14. Good article, Russ, but I must take issue with your title: “Bad Rules Undermine Credibility of Regulators”. The insinuation is that BasicMed is a bad rule, when most contend it is the opposite. Yes, it has its issues, but those are mainly due to the haphazard way in which it came into being. The FAA is rife with Not Invented Here syndrome and it was clear to Sen. Inhofe and others that the Agency had no intention of ever making changes to medical certification, so they did an end run to get something accomplished. Any time the Agency gets something jammed down their throats, it becomes a red-headed stepchild that receives minimal, if any, support. The FAA should have taken the basic framework and tweaked it to eleiminate the inconsistencies and streamline its processes. But, no one wants to take on the burden of working with something they didn’t want in the first place. Add to that, that the OIG’s raison d’etre is to find problems. No one gets an attaboy for saying everything is okay, so they turn over rocks until they find a “problem” and then they pounce. Where better to find problems than in a standard no one wanted. My question to the OIG is, where were they with the mess that was revealed in the 737 MAX debacle? The FAA is pretty well up to its a$$ in alligators with those problems, so we can hope they just leave BasicMed alone and concentrate on fixing what is really broken.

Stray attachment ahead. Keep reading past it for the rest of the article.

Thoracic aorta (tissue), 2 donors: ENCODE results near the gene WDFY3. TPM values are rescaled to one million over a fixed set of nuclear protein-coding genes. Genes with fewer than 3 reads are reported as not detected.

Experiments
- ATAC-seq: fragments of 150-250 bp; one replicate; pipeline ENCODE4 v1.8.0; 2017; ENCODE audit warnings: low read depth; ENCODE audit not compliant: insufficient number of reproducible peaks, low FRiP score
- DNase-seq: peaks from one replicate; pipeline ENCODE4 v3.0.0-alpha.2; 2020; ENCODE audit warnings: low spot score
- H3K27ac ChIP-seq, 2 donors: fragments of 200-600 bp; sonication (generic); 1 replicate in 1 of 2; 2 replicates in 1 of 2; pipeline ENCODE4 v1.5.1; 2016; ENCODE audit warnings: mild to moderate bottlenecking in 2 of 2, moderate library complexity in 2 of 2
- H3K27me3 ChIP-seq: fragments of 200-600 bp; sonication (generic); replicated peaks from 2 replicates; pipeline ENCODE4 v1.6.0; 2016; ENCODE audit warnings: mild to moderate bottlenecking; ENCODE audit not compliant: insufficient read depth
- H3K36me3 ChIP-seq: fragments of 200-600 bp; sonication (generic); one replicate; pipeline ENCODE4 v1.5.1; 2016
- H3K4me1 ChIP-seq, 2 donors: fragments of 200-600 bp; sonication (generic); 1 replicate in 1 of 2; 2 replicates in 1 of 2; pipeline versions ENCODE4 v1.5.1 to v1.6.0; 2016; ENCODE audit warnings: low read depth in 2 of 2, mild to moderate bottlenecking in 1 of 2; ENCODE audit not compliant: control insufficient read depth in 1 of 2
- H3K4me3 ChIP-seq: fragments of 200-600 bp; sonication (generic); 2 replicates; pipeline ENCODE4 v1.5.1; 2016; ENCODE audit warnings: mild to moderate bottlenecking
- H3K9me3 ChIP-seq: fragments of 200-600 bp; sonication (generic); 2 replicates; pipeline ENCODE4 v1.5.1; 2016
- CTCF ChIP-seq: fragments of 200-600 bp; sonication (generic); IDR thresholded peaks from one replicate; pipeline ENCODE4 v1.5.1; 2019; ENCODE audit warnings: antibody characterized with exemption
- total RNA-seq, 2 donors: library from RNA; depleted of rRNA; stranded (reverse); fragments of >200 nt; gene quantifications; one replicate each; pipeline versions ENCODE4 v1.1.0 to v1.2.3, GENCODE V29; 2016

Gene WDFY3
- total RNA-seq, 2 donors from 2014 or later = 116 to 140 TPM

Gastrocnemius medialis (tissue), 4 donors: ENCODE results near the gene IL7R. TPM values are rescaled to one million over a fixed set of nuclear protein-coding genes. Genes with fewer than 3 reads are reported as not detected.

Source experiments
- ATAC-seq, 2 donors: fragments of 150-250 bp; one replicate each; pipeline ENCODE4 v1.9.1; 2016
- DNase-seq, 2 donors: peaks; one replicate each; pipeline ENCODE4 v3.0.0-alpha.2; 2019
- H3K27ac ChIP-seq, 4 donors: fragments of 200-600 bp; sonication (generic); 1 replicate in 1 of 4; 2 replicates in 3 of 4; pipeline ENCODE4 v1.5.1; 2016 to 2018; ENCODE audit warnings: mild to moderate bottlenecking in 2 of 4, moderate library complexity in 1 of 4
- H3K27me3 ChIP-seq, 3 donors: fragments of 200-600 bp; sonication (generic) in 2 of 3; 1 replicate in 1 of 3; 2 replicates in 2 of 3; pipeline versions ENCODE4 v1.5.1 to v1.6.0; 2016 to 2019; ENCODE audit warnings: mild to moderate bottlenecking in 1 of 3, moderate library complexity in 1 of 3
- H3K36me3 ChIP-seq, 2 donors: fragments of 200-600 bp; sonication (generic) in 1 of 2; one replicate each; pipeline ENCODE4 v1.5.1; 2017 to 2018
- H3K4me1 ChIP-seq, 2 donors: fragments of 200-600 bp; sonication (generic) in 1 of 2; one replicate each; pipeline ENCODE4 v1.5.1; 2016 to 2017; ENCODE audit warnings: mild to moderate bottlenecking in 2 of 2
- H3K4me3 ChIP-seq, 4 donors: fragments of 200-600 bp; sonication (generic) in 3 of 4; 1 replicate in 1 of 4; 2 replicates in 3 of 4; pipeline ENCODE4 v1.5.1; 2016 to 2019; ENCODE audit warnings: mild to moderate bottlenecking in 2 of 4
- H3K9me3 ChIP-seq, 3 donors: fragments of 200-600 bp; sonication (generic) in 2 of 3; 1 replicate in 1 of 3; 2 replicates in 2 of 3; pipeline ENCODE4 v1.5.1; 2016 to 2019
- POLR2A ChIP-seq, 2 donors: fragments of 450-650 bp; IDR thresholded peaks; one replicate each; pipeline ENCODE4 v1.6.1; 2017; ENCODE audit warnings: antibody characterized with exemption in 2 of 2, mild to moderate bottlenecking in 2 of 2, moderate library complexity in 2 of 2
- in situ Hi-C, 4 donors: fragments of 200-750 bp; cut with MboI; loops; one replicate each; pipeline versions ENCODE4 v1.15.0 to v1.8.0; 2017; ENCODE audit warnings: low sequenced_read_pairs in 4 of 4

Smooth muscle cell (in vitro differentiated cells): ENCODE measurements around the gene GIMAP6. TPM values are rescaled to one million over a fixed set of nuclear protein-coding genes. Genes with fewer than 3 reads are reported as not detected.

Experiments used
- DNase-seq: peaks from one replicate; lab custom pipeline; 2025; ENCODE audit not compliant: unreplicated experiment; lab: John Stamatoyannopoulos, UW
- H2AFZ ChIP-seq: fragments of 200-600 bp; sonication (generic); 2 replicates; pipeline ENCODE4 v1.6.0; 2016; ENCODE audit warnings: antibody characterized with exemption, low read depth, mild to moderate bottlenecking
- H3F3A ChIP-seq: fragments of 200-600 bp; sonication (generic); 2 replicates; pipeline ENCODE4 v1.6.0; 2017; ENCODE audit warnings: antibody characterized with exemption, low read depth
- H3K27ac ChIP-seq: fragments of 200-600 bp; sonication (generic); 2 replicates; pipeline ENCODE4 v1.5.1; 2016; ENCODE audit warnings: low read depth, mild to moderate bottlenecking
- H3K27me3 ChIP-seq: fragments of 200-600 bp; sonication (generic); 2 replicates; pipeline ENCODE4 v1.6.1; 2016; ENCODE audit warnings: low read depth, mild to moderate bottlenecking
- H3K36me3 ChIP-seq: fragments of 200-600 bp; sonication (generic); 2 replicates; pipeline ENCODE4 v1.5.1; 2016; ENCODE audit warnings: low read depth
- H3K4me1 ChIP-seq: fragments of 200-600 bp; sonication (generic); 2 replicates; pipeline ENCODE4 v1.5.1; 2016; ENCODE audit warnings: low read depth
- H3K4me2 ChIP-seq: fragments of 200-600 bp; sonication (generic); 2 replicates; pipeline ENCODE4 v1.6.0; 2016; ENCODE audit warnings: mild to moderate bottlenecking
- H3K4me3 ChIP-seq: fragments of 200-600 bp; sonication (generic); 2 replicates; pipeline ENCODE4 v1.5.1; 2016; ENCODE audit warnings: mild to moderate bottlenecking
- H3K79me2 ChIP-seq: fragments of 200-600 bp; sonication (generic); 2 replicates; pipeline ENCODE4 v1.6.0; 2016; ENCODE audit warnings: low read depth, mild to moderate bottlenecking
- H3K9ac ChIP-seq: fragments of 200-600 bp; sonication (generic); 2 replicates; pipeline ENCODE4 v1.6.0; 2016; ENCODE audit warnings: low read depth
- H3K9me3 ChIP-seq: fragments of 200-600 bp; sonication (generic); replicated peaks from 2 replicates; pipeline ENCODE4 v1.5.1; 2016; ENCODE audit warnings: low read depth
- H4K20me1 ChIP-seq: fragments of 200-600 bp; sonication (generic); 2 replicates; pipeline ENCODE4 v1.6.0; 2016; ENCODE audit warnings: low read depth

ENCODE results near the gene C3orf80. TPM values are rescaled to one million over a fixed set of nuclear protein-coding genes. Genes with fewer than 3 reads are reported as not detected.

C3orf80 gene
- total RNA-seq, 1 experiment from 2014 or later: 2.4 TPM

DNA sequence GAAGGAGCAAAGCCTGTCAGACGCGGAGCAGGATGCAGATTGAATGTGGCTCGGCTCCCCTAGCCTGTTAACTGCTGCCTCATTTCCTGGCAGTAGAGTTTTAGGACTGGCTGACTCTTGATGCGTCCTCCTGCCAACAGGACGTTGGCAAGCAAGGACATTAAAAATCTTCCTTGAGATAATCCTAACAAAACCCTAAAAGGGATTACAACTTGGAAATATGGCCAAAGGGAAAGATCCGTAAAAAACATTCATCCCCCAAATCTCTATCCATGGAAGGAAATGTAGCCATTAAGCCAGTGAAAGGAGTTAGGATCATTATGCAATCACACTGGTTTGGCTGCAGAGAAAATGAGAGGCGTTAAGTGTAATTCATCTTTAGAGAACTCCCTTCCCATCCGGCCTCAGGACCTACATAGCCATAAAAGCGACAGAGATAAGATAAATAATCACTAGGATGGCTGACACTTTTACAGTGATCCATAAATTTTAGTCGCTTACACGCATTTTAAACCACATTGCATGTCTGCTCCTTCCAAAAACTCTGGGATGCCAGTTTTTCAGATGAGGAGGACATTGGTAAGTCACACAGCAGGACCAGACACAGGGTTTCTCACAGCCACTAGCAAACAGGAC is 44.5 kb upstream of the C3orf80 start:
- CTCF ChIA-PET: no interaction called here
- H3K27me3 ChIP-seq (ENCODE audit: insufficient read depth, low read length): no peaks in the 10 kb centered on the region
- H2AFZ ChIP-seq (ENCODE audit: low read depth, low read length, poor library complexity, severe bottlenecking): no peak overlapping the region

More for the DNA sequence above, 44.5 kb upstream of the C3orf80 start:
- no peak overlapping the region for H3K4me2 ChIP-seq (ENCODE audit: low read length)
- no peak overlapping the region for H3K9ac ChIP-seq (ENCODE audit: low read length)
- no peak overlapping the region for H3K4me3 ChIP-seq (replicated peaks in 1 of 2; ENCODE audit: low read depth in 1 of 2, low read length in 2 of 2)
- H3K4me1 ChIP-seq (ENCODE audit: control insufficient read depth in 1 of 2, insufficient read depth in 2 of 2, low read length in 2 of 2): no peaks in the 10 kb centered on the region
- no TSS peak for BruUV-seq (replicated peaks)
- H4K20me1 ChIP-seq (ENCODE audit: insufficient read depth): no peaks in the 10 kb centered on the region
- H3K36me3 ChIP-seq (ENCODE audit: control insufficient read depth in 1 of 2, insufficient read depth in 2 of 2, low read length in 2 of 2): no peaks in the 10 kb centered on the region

15. When I read Russ Niles article on the Basic Med issue with the OIG, I thought I was reading an article by CNN, MSNBC or some other left wing media outlet that was drumming up more support for more bureaucracy. Maybe Russ should have others in the office proofread his articles from now on.
    Dick W.

  16. How about solution (Basic Med) is meeting safety goal? If there is an uptick in incapacitated mishap pilots who were using Basic Med over 3rd Class, then there’s an issue, if not, tidy your drawers and leave us alone.

    On PA’s etc vs MD’s if you aren’t in Medicare yet, you may not realize Medicare does not provide “physicals”, only “screenings” by non-MD’s (PA’s, etc)…for the Basic Med target audience of aging population this subtlety was probably overlooked when written…if our government (Medicare) doesn’t think a physical by an MD is worth paying for because it is not medically effective, then why should our government (FAA) insist upon it?

    There’s plenty of other stuff to fix at FAA entirely within FAA span of control, for instance…why is an FSS briefing not considered “all available information” when it comes to event TFRs? How about the FAA and event venues get together with a NOTAM process that requires event coordinators to contact FAA to activate a specific event NOTAM…if FAA is crying that it can’t check MD or DL databases, how does it expect pilots to know all event venues and dates/times of events?? and if you want to automate FSS and move away from voice briefings, don’t put “weasel words” on TFR NOTAM page that says it isn’t definitive and you must call FSS at 1-800… for latest.

  17. I agree with others who noted that it’s mainly a turf battle by Aeromedical personnel at FAA& OIG.
    As a critical care MD and pilot of 46 years now flying under BasicMed, I feel that the program has demonstrated an excellent margin of safety.Self-certification of private pilots should be adequate for those willing to participate in education, especially about adverse effects of medications and the few disqualifying medical conditions.

  18. Russ:

    I guess my reaction is, “who cares.” We have folks flying around without a medical at all. Catch them on a ramp check, or write them a letter to see their Basic Med and DL. It is the PIC’s responsibility to follow the rules.


    Vince Massimini
    Kentmorr Airpark MD (3W3)